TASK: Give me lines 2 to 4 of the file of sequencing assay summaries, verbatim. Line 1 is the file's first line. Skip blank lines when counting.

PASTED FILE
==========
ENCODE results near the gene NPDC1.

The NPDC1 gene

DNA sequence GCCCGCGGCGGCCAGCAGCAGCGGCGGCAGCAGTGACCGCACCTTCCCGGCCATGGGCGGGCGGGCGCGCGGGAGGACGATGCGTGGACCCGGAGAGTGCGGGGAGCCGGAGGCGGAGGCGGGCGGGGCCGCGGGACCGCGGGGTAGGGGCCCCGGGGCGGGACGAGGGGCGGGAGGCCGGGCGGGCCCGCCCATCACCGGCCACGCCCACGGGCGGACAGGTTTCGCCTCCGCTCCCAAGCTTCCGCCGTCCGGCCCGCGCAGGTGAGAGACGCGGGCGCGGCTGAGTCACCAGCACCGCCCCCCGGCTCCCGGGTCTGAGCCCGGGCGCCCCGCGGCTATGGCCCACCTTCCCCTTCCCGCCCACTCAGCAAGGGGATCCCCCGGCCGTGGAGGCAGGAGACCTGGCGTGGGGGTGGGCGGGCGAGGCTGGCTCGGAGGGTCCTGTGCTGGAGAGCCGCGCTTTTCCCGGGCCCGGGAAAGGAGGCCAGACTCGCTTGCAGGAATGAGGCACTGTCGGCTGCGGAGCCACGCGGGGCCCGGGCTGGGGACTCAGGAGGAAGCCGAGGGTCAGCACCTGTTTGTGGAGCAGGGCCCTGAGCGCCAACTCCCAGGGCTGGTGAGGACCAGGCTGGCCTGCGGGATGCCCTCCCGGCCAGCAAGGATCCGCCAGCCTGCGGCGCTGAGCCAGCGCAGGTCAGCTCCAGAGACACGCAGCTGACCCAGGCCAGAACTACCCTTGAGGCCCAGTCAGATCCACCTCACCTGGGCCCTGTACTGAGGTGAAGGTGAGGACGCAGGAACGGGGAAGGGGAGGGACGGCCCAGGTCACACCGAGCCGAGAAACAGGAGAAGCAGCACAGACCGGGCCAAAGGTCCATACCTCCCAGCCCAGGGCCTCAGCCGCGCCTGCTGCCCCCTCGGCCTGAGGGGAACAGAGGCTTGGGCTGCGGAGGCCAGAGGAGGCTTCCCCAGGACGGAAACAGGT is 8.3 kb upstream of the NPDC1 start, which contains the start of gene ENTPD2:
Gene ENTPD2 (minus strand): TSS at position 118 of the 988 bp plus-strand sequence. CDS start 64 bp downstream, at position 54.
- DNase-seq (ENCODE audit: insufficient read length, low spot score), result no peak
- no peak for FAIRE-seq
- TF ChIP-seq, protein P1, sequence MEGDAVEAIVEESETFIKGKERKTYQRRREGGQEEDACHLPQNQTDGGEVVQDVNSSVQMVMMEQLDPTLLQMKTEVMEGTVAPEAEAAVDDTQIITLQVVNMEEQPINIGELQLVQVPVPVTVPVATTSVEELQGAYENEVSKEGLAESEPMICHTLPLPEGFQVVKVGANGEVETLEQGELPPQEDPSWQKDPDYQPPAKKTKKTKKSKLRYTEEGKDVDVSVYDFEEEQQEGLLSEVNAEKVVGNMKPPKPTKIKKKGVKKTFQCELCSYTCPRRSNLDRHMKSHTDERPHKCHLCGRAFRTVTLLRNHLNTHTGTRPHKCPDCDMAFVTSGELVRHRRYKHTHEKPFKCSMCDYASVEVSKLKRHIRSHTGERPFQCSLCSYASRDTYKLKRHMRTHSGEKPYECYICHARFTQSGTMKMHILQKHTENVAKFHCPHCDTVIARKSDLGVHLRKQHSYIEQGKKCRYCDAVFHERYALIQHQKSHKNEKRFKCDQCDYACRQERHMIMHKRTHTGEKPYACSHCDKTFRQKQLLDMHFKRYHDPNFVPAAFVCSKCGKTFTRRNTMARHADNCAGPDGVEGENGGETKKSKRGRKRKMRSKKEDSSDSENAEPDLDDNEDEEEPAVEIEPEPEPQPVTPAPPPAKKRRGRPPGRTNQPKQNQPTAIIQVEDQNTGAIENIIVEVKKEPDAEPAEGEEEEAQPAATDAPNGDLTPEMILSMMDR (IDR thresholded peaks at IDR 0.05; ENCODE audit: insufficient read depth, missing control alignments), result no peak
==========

The NPDC1 gene

DNA sequence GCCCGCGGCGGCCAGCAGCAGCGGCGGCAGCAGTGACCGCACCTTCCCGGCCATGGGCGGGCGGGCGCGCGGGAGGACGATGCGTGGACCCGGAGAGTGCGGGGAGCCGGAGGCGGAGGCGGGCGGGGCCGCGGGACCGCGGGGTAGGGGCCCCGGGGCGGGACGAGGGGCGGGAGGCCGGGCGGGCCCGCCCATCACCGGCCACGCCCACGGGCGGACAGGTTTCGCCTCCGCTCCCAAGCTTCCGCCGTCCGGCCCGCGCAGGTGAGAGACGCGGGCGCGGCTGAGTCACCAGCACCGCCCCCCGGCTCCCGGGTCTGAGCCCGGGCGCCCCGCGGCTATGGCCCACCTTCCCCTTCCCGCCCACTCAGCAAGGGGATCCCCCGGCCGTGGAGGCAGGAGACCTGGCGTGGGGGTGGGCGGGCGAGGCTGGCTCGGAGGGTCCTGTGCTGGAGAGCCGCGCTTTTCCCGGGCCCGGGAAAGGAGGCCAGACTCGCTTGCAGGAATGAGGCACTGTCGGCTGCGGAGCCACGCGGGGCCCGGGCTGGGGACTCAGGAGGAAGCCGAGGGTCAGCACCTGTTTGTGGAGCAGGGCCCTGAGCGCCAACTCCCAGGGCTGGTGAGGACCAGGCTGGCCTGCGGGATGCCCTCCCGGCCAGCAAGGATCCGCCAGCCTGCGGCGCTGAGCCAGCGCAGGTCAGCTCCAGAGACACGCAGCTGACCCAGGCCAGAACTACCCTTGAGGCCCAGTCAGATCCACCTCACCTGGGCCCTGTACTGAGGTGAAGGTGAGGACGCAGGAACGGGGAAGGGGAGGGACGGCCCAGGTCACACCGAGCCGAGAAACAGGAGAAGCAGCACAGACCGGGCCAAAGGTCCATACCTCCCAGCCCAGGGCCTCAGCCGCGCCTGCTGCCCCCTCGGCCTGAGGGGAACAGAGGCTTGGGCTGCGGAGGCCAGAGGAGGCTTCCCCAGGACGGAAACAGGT is 8.3 kb upstream of the NPDC1 start, which contains the start of gene ENTPD2:
Gene ENTPD2 (minus strand): TSS at position 118 of the 988 bp plus-strand sequence. CDS start 64 bp downstream, at position 54.